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Companion Diagnostics for Cancer Drugs Advancing Personalized Medicine

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to be approved with a companion test, back in 1998. Progress has been slow since, however. According to a study published in July 2011 by Joshua Cohen at the Tufts Center for the Study of Drug Development in Boston, less than one percent of drugs available in the U.S.—most of them cancer drugs—have a companion diagnostic.

Part of the problem, Cohen determined, is that insurers are reluctant to reimburse for the tests because there is not enough proof to justify the cost that using them improves the efficacy of the drugs. But most of the existing tests were developed after the drugs they’re paired with were already on the market. Stephen Little, Qiagen’s vice president of personalized healthcare, told me in an interview that co-developing a test with a drug is a different story. “Once the FDA approves the drug and the test in tandem, based on clinical evidence, reimbursement is pretty straightforward,” he said.

The FDA has made it clear in numerous forums that it is keen to issue such joint approvals. In the summer of 2011 the agency issued draft guidelines for the development and regulatory approval of companion diagnostics in order to set up a clear pathway and speed such co-developments along.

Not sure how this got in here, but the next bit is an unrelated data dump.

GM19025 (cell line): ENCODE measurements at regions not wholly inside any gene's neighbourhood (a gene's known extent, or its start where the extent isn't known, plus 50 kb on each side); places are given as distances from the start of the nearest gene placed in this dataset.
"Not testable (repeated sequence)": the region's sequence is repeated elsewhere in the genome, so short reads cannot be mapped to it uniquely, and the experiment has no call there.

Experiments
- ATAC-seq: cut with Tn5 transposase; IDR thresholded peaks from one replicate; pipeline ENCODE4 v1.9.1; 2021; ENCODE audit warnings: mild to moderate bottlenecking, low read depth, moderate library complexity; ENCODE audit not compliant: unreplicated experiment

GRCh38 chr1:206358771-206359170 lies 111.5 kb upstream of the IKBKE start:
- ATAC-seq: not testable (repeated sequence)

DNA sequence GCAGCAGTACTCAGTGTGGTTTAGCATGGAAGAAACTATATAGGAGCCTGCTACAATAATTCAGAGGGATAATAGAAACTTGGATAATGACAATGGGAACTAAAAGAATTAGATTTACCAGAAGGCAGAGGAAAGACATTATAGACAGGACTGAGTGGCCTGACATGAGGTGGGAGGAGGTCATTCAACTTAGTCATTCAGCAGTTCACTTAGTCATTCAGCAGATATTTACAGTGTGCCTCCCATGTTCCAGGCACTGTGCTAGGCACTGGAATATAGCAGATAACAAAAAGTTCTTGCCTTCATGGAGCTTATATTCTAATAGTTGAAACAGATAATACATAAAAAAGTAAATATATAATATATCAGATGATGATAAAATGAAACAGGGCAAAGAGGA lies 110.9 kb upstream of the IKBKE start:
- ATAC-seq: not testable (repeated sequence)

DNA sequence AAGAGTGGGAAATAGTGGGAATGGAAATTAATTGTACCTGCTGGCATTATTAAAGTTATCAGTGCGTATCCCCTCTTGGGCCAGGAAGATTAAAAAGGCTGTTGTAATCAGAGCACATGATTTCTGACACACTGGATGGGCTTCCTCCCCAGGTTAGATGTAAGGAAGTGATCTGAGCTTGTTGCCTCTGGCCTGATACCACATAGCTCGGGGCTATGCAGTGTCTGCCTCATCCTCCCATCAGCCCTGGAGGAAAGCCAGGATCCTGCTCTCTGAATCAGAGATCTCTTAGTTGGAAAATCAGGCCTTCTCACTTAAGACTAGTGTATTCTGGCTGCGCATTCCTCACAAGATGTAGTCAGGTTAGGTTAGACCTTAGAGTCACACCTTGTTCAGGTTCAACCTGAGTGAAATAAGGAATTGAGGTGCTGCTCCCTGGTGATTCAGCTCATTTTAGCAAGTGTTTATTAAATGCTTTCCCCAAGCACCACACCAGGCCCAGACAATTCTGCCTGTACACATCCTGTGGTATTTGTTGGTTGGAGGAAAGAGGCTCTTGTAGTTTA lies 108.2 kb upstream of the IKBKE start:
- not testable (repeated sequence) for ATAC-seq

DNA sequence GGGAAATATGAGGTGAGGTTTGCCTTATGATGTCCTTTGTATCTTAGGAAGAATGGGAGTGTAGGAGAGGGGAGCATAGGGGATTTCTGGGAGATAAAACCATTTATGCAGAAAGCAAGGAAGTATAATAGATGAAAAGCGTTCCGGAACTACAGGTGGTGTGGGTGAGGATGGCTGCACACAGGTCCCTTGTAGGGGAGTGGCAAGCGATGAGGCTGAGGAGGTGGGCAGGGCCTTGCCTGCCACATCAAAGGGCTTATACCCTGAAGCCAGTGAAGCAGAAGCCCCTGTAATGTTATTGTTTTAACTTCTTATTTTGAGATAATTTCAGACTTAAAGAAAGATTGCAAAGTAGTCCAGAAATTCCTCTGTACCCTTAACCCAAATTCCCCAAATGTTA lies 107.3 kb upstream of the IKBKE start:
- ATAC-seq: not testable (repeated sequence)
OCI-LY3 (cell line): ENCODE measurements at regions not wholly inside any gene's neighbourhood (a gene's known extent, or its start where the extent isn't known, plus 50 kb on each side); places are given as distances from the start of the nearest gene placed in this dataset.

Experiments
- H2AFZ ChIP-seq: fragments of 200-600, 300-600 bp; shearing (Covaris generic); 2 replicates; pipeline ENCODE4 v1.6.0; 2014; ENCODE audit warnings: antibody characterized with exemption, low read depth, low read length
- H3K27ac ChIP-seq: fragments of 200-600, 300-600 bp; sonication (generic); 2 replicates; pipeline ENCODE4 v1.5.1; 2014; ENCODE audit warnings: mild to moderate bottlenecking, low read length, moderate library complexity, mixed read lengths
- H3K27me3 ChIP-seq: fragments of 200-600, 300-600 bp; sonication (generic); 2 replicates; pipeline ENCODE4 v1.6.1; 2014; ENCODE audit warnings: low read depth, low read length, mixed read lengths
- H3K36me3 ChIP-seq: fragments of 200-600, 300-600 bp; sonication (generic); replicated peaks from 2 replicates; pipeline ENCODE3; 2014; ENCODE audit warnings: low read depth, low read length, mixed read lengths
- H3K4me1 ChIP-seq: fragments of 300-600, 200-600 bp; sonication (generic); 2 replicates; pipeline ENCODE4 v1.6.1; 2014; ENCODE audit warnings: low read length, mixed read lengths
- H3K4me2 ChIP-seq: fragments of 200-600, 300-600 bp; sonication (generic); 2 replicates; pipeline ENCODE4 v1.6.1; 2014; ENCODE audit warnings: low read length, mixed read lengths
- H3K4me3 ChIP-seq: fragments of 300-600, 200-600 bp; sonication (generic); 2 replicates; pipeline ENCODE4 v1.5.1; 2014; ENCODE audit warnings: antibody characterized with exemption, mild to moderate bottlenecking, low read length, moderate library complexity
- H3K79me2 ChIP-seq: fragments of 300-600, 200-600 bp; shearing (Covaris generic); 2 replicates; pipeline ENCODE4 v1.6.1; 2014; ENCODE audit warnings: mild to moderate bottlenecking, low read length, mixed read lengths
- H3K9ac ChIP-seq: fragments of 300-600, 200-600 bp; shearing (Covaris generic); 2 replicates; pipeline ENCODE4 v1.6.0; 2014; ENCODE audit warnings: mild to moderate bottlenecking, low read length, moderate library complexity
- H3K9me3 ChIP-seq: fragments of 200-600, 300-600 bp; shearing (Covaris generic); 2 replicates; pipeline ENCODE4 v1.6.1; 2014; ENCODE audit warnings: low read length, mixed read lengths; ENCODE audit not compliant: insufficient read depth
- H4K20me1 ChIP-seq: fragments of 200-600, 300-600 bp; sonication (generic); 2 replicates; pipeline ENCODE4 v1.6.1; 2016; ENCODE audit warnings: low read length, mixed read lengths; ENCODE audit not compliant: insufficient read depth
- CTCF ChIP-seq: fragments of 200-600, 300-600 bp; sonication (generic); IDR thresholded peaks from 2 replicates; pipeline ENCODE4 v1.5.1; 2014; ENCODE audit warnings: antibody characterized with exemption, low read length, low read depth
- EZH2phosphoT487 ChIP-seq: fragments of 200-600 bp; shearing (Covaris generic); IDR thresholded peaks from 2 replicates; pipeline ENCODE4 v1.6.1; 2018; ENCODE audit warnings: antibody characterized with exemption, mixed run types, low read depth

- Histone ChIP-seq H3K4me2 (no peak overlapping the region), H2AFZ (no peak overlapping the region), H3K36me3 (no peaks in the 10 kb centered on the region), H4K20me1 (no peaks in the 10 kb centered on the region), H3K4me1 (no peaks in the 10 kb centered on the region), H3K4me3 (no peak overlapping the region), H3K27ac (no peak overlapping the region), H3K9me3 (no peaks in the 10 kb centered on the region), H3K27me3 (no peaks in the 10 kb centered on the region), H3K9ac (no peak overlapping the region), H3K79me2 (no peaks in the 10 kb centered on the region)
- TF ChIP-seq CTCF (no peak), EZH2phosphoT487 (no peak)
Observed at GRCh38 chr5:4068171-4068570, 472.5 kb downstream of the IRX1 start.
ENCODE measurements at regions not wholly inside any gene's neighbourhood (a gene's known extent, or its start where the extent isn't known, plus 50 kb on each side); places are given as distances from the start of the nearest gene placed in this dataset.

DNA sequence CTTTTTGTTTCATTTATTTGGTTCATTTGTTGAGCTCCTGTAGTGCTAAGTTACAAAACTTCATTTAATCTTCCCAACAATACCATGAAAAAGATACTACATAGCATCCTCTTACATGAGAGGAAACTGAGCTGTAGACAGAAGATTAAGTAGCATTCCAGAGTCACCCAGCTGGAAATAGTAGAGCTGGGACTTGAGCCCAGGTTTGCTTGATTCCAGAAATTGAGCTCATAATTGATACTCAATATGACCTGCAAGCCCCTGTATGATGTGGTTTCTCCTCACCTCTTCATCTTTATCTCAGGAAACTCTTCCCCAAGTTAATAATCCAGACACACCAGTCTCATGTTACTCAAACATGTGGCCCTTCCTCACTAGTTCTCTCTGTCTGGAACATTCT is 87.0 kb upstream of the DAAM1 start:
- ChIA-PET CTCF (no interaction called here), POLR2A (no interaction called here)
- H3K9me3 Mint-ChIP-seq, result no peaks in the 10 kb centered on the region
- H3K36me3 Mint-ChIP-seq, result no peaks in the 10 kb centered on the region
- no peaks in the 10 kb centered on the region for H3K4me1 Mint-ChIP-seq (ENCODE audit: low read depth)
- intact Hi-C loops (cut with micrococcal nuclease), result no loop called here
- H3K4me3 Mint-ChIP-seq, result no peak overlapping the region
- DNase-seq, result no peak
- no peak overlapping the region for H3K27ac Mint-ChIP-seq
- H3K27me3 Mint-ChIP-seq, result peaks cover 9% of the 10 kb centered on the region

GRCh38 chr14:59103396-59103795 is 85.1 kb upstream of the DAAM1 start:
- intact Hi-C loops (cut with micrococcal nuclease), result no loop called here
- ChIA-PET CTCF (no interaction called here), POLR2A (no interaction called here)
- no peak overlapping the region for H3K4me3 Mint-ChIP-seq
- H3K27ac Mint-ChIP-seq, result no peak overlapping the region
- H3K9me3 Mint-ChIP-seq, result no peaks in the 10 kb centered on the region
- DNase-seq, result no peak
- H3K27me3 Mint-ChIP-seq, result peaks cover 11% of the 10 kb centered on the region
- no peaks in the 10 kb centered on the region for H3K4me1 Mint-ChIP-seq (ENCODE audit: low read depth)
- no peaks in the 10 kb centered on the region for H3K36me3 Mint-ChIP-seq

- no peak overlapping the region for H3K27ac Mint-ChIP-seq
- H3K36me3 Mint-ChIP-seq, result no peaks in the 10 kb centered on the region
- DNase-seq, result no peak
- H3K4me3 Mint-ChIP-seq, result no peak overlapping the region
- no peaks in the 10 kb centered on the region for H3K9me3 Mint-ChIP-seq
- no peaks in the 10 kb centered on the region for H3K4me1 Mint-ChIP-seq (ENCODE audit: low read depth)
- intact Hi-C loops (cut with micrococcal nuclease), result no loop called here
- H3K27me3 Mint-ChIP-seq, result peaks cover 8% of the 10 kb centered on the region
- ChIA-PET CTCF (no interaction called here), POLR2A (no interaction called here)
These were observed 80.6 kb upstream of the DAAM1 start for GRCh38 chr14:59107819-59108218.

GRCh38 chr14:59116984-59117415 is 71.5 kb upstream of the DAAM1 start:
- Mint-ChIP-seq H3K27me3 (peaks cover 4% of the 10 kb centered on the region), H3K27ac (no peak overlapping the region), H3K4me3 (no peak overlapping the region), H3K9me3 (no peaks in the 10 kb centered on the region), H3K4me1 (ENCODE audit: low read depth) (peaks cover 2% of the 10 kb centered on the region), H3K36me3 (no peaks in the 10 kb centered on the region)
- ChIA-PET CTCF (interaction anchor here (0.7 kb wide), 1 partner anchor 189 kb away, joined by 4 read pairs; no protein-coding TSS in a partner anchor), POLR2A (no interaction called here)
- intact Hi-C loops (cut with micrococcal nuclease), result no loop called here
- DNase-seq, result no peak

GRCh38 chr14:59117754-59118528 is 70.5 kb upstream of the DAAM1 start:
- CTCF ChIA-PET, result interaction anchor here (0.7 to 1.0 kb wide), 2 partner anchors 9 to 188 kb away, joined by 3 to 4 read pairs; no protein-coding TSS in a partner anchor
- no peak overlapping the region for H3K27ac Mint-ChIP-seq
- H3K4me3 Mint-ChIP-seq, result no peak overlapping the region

Cancer is particularly suited to test/drug pairing, thanks to the discovery of more and more genetic mutations associated with cancer. The shift in oncology to targeted therapies over the last decade has made the search for diagnostics that can identify patients with those targets an obvious scientific, and business, strategy. “A successful diagnostic will clearly enhance the benefit to risk ratio,” said Andrew Dorner, vice president of translational medicine for Millennium: The Takeda Oncology Company in Cambridge, MA. “I think the general strategy for pharmaceutical development now is to understand how we can select those patients most likely to respond to a drug.” That both speeds up clinical trial enrollment and makes it easier to prescribe the drug to the correct patients if and when it’s approved, he said.

In fact, a companion diagnostic developed by Qiagen for AstraZeneca’s (NYSE: AZN) lung cancer drug gefitinib (Iressa) basically saved the drug. Gefitinib won FDA approval in 2003 for non-small cell lung cancer but its use was soon severely restricted … Next Page »

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